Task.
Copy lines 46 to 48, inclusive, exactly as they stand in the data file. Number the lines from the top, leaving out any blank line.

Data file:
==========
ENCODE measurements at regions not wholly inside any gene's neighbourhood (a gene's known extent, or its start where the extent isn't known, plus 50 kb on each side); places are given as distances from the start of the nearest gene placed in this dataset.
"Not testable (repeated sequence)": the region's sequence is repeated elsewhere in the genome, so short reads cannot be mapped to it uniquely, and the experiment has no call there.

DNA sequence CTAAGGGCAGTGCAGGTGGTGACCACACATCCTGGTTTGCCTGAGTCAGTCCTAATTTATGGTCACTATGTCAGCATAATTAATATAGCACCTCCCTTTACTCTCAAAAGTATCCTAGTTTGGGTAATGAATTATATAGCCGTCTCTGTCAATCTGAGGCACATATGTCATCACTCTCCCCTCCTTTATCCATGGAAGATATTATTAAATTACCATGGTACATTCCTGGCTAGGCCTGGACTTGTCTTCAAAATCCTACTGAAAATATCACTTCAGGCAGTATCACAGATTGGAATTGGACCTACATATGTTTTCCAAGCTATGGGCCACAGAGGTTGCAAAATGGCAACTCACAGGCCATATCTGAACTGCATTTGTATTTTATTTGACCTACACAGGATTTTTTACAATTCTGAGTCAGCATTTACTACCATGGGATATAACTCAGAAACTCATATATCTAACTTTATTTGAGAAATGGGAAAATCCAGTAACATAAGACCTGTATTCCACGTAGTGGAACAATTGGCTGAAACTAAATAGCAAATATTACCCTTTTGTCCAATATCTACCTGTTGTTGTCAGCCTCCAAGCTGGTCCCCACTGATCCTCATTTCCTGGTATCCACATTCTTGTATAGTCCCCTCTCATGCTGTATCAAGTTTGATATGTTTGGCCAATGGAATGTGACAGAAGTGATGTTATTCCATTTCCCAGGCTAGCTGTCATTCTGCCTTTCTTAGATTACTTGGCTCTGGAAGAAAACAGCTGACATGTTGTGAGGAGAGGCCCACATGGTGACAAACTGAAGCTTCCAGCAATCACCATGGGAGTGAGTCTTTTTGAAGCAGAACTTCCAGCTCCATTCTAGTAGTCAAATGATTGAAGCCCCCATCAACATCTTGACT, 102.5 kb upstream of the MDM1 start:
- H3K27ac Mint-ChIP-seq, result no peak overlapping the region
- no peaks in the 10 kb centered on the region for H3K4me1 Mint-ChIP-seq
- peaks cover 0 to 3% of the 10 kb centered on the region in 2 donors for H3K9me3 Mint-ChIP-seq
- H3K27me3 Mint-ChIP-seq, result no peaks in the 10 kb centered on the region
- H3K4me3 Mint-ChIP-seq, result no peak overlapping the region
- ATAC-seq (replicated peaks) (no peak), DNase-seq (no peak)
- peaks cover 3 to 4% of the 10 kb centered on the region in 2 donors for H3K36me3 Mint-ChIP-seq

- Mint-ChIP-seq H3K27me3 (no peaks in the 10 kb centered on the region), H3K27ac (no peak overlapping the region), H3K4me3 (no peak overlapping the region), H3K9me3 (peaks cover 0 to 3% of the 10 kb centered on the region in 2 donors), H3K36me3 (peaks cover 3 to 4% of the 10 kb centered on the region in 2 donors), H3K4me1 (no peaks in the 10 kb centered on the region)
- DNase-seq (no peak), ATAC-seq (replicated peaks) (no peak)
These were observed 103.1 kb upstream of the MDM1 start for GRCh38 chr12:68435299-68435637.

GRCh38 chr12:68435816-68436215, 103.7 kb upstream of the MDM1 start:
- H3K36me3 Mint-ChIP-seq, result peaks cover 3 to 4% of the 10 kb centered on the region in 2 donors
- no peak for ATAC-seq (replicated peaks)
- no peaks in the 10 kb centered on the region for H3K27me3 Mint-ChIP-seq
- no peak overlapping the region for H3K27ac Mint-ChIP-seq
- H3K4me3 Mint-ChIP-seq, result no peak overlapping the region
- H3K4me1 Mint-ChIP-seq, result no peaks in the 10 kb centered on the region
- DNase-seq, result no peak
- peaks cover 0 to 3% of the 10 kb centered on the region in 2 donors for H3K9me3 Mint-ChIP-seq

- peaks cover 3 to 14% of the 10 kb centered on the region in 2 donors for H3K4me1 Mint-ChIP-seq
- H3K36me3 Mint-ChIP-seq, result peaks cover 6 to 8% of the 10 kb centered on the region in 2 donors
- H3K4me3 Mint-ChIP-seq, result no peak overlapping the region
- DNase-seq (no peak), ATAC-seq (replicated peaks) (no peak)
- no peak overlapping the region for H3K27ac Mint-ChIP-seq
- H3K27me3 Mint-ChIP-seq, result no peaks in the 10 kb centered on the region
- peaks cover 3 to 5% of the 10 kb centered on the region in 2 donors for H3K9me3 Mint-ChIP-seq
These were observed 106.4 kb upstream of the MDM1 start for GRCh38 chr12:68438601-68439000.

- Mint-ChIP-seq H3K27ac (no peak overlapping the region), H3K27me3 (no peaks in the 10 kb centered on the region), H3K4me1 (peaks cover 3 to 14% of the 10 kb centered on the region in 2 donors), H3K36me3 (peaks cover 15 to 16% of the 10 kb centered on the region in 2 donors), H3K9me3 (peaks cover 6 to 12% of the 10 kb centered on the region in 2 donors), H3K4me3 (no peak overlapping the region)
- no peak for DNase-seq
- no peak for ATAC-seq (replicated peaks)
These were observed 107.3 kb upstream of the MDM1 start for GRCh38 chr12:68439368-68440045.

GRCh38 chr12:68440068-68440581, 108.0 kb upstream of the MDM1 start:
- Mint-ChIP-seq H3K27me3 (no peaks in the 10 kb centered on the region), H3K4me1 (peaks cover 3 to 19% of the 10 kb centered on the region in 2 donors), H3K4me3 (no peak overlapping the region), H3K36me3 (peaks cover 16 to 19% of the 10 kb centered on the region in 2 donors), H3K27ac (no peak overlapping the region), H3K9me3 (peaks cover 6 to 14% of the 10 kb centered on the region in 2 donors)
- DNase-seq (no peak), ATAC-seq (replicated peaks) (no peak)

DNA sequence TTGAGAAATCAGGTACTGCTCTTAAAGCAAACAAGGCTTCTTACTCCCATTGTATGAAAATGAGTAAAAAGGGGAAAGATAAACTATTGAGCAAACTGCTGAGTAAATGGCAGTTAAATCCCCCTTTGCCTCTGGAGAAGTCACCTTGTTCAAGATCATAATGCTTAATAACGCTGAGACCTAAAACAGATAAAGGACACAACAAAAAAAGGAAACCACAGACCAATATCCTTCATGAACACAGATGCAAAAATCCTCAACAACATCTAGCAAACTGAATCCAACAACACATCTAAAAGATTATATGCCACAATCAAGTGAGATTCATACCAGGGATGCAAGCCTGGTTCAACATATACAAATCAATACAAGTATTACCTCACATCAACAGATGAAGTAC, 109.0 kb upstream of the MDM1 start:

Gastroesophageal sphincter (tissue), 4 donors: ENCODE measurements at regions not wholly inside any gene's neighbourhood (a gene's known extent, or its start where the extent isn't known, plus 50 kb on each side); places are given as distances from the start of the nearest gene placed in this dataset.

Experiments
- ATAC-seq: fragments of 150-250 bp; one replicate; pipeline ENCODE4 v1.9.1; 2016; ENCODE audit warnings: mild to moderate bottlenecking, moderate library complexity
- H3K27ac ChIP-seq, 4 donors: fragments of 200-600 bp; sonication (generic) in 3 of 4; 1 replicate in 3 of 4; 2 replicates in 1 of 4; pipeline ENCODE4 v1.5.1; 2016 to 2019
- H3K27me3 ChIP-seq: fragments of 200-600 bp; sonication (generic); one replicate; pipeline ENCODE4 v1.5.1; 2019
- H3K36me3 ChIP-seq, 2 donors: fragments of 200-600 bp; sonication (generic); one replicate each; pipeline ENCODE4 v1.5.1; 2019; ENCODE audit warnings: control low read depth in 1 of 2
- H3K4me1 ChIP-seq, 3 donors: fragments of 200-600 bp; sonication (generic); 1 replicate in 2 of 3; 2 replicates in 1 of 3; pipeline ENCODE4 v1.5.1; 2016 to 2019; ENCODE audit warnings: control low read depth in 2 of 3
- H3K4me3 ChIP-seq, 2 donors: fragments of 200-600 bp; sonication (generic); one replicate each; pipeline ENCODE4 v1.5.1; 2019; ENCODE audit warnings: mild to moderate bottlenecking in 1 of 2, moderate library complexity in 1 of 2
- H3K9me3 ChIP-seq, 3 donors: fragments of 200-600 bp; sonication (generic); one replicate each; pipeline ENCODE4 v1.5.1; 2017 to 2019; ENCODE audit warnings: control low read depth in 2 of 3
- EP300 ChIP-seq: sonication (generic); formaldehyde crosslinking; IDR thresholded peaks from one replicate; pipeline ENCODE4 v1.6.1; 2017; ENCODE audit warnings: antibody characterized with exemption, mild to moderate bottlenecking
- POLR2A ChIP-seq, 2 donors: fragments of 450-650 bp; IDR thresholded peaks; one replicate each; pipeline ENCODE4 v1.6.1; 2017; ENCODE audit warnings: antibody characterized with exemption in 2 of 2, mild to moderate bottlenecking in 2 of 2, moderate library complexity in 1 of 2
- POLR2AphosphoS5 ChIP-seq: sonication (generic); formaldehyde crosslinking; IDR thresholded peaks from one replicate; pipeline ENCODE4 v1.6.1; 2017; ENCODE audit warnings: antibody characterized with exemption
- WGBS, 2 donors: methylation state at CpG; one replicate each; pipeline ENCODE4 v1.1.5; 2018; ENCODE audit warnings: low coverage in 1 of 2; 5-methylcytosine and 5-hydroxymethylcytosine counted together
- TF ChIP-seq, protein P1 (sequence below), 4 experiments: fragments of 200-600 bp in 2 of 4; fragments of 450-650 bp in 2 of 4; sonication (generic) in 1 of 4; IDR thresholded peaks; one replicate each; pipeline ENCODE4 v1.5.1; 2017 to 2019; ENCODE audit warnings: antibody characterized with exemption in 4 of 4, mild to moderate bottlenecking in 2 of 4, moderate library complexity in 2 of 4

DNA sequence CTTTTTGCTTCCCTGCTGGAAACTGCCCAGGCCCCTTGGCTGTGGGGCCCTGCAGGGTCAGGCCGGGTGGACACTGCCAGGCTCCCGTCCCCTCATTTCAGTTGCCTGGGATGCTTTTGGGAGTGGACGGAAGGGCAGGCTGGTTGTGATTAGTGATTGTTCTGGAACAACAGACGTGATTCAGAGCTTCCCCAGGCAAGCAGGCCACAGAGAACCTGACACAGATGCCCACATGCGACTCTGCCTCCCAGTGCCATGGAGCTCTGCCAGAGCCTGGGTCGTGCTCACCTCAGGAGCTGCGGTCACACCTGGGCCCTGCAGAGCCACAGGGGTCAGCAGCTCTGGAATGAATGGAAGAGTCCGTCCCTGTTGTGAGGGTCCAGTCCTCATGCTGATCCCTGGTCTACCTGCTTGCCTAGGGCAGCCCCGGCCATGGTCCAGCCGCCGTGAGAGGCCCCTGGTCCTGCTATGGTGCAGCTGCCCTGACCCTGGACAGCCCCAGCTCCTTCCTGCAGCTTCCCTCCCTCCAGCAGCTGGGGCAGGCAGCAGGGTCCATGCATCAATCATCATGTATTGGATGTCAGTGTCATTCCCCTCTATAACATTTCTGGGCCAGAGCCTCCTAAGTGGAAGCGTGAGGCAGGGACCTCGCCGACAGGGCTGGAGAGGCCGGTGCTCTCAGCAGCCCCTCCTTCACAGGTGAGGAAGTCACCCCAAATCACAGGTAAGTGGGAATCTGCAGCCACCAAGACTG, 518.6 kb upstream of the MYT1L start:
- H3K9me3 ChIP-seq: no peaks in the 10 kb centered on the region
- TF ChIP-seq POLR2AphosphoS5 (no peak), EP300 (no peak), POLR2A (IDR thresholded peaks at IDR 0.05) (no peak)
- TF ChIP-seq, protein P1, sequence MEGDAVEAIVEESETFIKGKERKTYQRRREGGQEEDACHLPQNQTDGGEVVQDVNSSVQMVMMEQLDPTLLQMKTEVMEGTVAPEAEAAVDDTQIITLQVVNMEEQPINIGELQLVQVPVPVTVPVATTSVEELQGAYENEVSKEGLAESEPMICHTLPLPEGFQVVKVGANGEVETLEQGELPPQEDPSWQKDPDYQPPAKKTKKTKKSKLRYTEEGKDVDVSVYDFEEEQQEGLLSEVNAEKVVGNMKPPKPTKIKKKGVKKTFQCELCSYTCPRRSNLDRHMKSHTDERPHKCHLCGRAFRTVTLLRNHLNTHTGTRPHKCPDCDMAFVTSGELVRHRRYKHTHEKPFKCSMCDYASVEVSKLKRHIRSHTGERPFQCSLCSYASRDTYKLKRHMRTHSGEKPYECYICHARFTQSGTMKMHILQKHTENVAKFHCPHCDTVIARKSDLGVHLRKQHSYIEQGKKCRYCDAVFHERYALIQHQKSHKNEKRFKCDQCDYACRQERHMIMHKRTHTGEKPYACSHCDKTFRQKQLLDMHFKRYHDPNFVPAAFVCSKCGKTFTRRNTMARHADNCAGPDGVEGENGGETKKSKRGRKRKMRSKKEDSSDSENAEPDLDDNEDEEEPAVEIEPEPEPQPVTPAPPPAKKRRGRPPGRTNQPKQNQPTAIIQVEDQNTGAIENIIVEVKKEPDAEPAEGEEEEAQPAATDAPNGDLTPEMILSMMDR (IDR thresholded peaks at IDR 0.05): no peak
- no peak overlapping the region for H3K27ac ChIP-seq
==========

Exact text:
- H3K4me3 ChIP-seq, 2 donors: fragments of 200-600 bp; sonication (generic); one replicate each; pipeline ENCODE4 v1.5.1; 2019; ENCODE audit warnings: mild to moderate bottlenecking in 1 of 2, moderate library complexity in 1 of 2
- H3K9me3 ChIP-seq, 3 donors: fragments of 200-600 bp; sonication (generic); one replicate each; pipeline ENCODE4 v1.5.1; 2017 to 2019; ENCODE audit warnings: control low read depth in 2 of 3
- EP300 ChIP-seq: sonication (generic); formaldehyde crosslinking; IDR thresholded peaks from one replicate; pipeline ENCODE4 v1.6.1; 2017; ENCODE audit warnings: antibody characterized with exemption, mild to moderate bottlenecking